One-on-One With Maimonides Medical Center CIO Walter Fahey, Part I | Healthcare Informatics Magazine | Health IT | Information Technology Skip to content Skip to navigation

One-on-One With Maimonides Medical Center CIO Walter Fahey, Part I

October 5, 2009
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Walter Fahey says the 80/20 rule helps him decide if software customization is warranted.

Maimonides Medical Center is among the largest independent teaching hospitals in the nation, training over 450 medical and surgical residents annually. Widely recognized for its major achievements in medical technology and patient safety, Maimonides has 705 beds and over 70 subspecialty programs. Recently, HCI Editor-in-Chief Anthony Guerra had a chance to talk with CIO Walter Fahey about his long list of projects, and what it takes to be an effective CIO in today’s HITECH-fueled world.

GUERRA: Tell me about your main projects.

FAHEY: We’re upgrading our infrastructure with Verizon as we speak, both wired and wirelessly. We’re actually upgrading our PeopleSoft financials to the current version, and it’s a full suite of products. We are currently upgrading our clinical application from the Eclipsys e7000 to Sunrise Clinical Manager. We just completed an upgrade to a single radiology platform which is a Siemens product for RIS. We are in the process of installing all new cardiac monitors throughout the entire enterprise that actually run over the hospital enterprise network. And the list goes on; how much more do you want?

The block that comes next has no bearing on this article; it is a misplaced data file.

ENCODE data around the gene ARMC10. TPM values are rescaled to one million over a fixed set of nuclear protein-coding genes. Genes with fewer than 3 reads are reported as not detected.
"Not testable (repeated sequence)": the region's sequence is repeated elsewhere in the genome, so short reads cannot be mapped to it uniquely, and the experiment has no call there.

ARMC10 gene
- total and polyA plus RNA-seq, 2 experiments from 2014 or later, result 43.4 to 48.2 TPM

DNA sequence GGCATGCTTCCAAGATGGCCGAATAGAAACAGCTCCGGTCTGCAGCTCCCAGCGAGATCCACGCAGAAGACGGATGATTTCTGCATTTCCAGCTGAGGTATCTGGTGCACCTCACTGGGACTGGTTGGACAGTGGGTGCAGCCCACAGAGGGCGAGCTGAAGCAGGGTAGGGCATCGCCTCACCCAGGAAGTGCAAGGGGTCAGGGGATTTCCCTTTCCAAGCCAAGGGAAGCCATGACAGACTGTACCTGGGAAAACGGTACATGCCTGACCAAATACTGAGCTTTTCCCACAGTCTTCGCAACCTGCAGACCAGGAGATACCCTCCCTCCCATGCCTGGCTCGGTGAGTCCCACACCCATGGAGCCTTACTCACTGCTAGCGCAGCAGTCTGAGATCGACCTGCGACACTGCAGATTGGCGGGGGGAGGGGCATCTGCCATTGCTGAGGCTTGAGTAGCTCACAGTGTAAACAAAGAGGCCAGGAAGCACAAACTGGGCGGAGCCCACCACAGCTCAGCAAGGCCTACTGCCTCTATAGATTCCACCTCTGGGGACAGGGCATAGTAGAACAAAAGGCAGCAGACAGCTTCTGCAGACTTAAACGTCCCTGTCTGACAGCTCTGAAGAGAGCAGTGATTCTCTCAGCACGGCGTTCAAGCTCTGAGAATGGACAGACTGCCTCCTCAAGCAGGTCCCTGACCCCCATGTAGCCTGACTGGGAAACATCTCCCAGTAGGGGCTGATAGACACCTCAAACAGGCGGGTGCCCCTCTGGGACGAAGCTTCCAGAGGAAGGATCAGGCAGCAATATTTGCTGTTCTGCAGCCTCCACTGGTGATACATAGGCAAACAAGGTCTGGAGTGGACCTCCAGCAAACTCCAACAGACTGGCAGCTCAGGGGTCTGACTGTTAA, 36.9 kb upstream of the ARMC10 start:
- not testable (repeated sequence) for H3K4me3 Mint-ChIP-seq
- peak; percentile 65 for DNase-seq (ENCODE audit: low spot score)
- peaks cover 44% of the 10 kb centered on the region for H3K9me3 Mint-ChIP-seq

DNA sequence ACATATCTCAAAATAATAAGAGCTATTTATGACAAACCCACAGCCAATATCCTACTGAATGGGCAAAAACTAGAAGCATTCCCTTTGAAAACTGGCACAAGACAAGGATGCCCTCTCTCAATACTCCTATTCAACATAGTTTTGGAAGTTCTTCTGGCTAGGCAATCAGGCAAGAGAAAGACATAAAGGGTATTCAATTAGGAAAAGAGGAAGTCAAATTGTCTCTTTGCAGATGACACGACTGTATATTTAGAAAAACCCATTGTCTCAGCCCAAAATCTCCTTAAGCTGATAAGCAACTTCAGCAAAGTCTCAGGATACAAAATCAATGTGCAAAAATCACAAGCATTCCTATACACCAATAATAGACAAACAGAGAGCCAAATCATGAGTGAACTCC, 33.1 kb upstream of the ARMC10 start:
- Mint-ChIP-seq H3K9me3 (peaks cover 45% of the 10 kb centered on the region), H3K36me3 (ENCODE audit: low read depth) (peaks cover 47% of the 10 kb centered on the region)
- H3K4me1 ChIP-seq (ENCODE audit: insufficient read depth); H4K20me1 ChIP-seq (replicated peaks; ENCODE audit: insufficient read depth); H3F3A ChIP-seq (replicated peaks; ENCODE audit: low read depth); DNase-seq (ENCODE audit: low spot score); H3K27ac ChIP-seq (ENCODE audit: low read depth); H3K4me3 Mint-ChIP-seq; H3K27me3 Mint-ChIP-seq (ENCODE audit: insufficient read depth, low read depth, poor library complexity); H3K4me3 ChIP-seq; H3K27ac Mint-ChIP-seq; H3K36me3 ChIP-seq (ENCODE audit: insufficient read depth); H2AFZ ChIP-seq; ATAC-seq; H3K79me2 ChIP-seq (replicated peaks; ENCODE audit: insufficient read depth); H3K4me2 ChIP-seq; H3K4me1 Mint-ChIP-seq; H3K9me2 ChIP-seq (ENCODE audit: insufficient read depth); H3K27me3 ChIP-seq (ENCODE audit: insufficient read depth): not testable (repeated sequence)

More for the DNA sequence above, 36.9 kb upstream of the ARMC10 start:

GUERRA: So essentially, you’re working what … 10 to 4?

FAHEY: Yes. (laughing)

GUERRA: Explain the thinking behind the infrastructure upgrade, how much of an upgrade did you need and how did you decide on that? Is there a cost/benefit equation? Is it just a matter of envisioning how many more applications are going to be running on the network? What’s the strategy behind an infrastructure upgrade?

FAHEY: It’s a combination of all of the above. The equipment itself was reaching end of life. We were running an APM backbone which is really not supported anymore. We needed to get to a gigabit infrastructure. We have 128 closets we deliver technology from. So in doing that, we had to look at how our infrastructure was handled. We basically run some redundancy in different areas because we want fault tolerance, even though all the Cisco gear comes as a health grade network these days.

It really is the intent of the organization to have as much power as possible. So we have duplicate switches in some areas, we have duplicate core routers, things of that nature. So we have fail over in case one side goes down for some reason. We provide pretty good up time. We’re probably in the 99.999 percentile with our up time for the infrastructure. And we need to do that.

I mean if you look at us organizationally, we run everything over the enterprise infrastructure. So we have all the clinical applications, we have the OR applications on it. We are going live with an anesthesia application in October. We’re doing some parallel testing next month. We’re actually taking feeds from our monitors, and we will be putting that into electronic records. So all that runs over the enterprise. So we needed the bandwidth to be able to handle that capacity. We didn’t want to run a duplicate infrastructure for all the new cardiac monitors, and we have well over 400 monitor beds within the hospital itself. So we ran that over the enterprise infrastructure as well.